EXtended File Descriptors (XFDs) are based on your COBOL File Descriptors (FDs). Each XFD describes all of the fields for one file.
XFD directives are optional comments that you can use in your FDs to control how things look on the database side. Many applications use only the CREATEXFD directive. XFD directives are most commonly used when a site intends to do a lot of work with the relational database management system (RDBMS) outside of the COBOL application, and wants to control how the database table is built.
XFD directives are special comments placed into an FD in your COBOL source code. They guide the building of the XFDs, which in turn guide the building of the database table.
Each XFD directive includes the letters XFD. These three letters indicate to the compiler that the comment is to be used in XFD generation.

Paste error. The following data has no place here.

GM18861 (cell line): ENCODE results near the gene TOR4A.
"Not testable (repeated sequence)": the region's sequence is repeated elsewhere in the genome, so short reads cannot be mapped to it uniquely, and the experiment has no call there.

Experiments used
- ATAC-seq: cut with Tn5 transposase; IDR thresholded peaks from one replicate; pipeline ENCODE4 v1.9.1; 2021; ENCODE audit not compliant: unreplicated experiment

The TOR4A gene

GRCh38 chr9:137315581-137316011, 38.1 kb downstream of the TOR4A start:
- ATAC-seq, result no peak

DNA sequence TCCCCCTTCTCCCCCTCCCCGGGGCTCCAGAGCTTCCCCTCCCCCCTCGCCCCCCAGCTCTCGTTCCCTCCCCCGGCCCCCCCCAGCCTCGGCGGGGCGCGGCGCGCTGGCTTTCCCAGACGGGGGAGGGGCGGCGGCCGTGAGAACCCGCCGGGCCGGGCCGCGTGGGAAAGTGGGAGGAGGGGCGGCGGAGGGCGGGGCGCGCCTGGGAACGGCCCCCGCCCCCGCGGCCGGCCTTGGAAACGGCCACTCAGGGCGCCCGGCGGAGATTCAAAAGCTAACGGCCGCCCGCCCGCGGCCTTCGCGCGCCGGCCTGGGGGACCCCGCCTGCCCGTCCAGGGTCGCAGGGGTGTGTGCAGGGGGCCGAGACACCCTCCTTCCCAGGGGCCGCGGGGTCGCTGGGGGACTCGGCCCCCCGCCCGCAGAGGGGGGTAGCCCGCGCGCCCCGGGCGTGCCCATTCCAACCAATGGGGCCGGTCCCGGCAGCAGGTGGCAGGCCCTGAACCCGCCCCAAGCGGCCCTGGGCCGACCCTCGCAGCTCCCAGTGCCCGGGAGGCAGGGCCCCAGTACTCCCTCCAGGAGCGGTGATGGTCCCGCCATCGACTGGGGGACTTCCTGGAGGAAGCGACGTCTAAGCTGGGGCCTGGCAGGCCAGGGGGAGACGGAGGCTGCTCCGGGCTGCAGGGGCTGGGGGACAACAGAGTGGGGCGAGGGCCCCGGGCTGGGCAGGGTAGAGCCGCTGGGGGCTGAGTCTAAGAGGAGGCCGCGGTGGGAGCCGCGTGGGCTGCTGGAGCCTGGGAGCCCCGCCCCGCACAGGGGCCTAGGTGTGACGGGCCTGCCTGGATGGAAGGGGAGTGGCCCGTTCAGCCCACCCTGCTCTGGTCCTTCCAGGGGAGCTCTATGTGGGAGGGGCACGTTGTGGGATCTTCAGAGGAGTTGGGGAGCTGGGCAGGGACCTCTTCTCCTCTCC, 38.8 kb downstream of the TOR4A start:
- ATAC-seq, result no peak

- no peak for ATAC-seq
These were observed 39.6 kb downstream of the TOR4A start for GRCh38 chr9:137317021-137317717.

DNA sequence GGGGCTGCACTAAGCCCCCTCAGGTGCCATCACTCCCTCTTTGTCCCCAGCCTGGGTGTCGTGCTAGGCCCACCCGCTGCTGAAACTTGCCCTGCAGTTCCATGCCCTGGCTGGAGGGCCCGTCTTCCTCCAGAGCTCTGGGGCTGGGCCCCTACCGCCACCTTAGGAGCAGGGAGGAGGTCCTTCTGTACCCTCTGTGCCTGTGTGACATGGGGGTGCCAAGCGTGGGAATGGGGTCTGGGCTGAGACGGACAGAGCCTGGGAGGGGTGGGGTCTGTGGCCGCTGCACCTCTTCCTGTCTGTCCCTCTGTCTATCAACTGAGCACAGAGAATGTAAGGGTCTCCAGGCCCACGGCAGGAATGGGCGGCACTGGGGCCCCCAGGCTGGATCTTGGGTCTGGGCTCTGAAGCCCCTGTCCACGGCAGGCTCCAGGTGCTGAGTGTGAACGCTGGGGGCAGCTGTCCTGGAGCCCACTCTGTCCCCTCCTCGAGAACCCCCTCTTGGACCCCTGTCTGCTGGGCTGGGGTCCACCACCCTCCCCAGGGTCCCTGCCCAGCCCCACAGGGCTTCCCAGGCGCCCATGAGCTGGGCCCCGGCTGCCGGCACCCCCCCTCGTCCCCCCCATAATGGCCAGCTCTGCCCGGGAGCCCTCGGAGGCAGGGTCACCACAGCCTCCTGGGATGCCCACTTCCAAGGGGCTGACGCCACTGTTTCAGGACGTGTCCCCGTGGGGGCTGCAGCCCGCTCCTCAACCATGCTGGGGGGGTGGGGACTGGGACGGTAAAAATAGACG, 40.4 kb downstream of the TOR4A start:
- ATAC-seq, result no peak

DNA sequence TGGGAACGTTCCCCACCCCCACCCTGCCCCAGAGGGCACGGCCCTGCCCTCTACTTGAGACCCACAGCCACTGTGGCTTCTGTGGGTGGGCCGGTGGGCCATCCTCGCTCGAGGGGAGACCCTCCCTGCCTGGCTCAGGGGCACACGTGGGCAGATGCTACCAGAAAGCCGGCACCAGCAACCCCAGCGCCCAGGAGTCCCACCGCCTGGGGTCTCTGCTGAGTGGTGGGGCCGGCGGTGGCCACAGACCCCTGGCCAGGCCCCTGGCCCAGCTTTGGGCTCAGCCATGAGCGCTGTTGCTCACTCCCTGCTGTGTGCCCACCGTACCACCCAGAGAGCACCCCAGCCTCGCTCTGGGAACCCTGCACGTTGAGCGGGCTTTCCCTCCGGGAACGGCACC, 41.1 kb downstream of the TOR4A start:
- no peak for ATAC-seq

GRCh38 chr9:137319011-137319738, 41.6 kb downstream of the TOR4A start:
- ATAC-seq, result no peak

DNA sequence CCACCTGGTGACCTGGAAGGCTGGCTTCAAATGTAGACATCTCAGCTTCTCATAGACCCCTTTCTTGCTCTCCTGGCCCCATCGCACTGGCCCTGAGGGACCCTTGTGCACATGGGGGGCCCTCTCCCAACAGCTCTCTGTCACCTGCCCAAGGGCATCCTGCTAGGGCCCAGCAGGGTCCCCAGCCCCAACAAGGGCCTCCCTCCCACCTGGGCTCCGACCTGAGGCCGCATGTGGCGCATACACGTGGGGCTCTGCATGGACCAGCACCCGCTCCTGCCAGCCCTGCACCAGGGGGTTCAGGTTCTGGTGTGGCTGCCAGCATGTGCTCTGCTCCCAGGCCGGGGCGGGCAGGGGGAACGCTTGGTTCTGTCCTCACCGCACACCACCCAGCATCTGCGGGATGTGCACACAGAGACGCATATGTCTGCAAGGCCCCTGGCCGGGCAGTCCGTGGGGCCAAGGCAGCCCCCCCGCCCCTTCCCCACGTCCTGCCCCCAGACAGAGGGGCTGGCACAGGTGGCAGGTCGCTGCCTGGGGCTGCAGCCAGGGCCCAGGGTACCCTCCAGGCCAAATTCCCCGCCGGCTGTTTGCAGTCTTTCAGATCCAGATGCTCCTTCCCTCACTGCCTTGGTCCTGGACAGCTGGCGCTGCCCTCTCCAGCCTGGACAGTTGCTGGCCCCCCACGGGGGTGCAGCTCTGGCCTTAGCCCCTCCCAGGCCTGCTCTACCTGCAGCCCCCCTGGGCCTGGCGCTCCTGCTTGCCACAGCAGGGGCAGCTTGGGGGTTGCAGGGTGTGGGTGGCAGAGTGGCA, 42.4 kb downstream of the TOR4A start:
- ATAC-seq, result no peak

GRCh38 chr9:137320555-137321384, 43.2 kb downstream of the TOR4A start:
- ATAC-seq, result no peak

XFD directives provide extended control over how the database table is built. Among other things, they let you:
XFD directives are always placed within a COBOL FD. They do not affect Procedure Division I/O statements, and they do not change your COBOL fields in any way. Rather, they guide the building of the XFDs, giving you control over the way COBOL data maps to database fields.
You can build XFDs directly from your source code with only the CREATEXFD directive if the default mapping rules described in XFDs and New and Existing Databases are sufficient for your situation. Unlike the XFD directives, the CREATEXFD directive can be specified on the command line or within your project properties if you do not want to place the directive in your program. If you would like to override the default mapping behavior or map a field to a different name, you must add additional XFD directives to your COBOL code.